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## Is This Multi-column Index Sufficient?

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You have a table, TableOne, with many columns.

After analysis you conclude that, based on WHERE and JOIN clauses:

• 40% of the queries access Col1, Col2 and Col3
• 25% of the queries access only Col1
• 25% of the queries access only Col3
• 10% of queries access variations of the above three (Col1 & Col3, Col2 & Col3, Col2, Col1 & Col2) and other columns not listed but existing in the table

You decide to create a single index on Col1, Col2, Col3.

Is this the only index you need on the table to satisfy the bulk of queries based on the above analysis or would others be beneficial? Why or why not?

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### 6 Answers

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Presented with the case as you have it, 65% of the queries would be satisfied by that single index. If you added one more index, only on the Col3 column you could satisfy 25% and be at 90%. I'd do that. With two indexes covering the majority of the queries, I'd assume, without further information, that I had adequately set up the system.

Now, the fact is, that remaining 10% might be the most frequently accessed queries because while you told us number of queries, you didn't suggest the frequency of their access. It's entirely possible that the remaining 10% consist of 90% of the calls. In that case, you'd need to completely rethink the design. But if you assume that the initial 90% also represents the number of calls, then the initial two indexes would be the right starting point.

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The single index would be usable for queries that access all three, the first two, or the first one. The trouble being that if you want to access the second column, then the index doesn't help a lot because it's not ordered by the second column - so it would still result in an index scan.

Imagine that you sorted your books on the shelf by colour, then by author. If you wanted to look for an author, then you would need to look in the right place in each of the coloured sections. In that example the colour would be Col1 and author would be Col2.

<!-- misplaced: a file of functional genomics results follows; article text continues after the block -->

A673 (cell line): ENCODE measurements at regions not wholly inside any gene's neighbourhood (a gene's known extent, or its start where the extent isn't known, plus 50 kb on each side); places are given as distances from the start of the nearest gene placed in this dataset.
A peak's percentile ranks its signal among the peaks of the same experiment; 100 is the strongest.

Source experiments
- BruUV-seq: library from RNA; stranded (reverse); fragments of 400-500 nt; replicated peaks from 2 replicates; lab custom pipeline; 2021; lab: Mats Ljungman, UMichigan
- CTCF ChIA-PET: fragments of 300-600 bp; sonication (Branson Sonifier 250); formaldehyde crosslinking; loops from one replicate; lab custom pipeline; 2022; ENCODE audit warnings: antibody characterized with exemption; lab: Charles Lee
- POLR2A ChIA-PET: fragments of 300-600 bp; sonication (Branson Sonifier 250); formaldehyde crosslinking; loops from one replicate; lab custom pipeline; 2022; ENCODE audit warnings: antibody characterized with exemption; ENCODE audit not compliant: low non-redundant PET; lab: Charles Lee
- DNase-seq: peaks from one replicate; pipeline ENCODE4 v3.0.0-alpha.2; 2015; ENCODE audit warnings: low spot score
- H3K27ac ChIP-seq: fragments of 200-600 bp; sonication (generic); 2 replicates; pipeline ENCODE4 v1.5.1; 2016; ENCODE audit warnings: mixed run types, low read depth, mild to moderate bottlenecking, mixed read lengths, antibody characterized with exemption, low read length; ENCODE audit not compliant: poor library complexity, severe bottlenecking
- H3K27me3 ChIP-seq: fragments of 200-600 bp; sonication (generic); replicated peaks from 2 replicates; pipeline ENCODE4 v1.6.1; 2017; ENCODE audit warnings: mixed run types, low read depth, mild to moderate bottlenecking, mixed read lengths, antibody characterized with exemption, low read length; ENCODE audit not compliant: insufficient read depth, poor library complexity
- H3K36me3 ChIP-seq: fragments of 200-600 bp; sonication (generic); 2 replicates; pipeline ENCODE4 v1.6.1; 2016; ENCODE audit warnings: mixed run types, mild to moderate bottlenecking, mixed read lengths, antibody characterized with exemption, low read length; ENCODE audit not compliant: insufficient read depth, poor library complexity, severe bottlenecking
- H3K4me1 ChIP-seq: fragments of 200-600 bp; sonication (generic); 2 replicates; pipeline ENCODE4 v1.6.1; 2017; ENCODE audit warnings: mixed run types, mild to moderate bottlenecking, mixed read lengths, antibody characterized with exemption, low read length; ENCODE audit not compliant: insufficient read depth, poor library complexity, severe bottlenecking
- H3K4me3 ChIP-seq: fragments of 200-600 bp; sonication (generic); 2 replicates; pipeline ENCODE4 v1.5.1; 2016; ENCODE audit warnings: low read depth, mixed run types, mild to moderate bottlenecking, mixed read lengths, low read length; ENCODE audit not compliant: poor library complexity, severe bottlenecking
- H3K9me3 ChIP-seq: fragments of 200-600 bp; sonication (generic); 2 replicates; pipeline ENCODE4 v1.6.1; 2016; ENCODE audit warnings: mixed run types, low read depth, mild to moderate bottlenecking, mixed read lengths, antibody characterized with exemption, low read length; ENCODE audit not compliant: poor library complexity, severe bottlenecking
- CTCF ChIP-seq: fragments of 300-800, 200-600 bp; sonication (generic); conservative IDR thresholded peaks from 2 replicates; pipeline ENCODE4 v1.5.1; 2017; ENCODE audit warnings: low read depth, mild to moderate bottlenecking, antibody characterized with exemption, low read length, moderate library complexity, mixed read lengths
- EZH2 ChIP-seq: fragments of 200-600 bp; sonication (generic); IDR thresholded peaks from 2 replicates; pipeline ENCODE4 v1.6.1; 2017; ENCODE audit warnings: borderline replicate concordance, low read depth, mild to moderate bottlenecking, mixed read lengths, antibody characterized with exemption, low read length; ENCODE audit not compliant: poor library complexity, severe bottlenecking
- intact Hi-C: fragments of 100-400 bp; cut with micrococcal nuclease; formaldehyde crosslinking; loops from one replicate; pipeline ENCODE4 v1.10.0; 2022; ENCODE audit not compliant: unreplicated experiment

However, the single index would cover the majority of those (65% + some of the 10%). However, it wouldn't cover all of them.

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You would need to add additional indexes, based on the description of the proposed index and queries; it would be beneficial in the first, second, and some of the fourth cases, but not usable in the third case.

In order, for the index to be selected, my understanding is that the first node of the index needs to be used in the join or filtering criteria. Since you the queries in case three only use Col3, and that is not the first node of the index, it would not be usable for those queries (25%)

For the fourth example, the queries in which Col1 is included in the join or the filter, then the index could be used, for those where Col1 is not referenced, the index isn't viable

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It is also important to know how frequent the data changes too.

If the data is never to be updated or inserted again, then there's no issue (besides the initial creation cost) in creating multiple indexes covering every single permutation. However if the data changes regularly, the cost of maintaining these multiple indexes may be prohibitive.

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The single index would be beneficial for all the queries used above IF the query plans all called for scanning. The system could scan the index for those three columns (or for any one of the three) much faster than it could scan the table of many columns. (Fewer columns = smaller rows = more rows per page = fewer pages to scan.) A "covering index" is almost always of some benefit to queries, especially if they are returning long result sets (reports) rather than being used for quick lookups of a small number of rows.

But the critical element missing from your analysis is the ORDER BY sequence of the various queries. Remember that the primary way indexes speed up retrieval of data is by establishing a sequence different than that of the clustered index. Oftentimes, it makes sense to have multiple queries which contain the same columns, but have the columns ordered differently with respect to priority.

All of the following index schemes would serve different purposes, and should be created if there is enough demand. (Or even if there was little demand, but response time was critical when the demands were made.)

(OrderID, CustomerNo, OrderDate) -- get information for a particular order quickly

(OrderDate, CustomerNo, OrderID) -- get all orders for a particular date range

(CustomerNo, OrderDate, OrderId) -- get all orders for a particular customer

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One thing to keep in mind that "It all depends". Even if you create index for every single select, you may end up with table or index scan. Why? It all depends! It depends on the selectivity of the data. If col1, col2 and col3 are of bit datatype, there are only two possible values and the selectivity may be as much as 50%, and the index or table will be scanned anyway.

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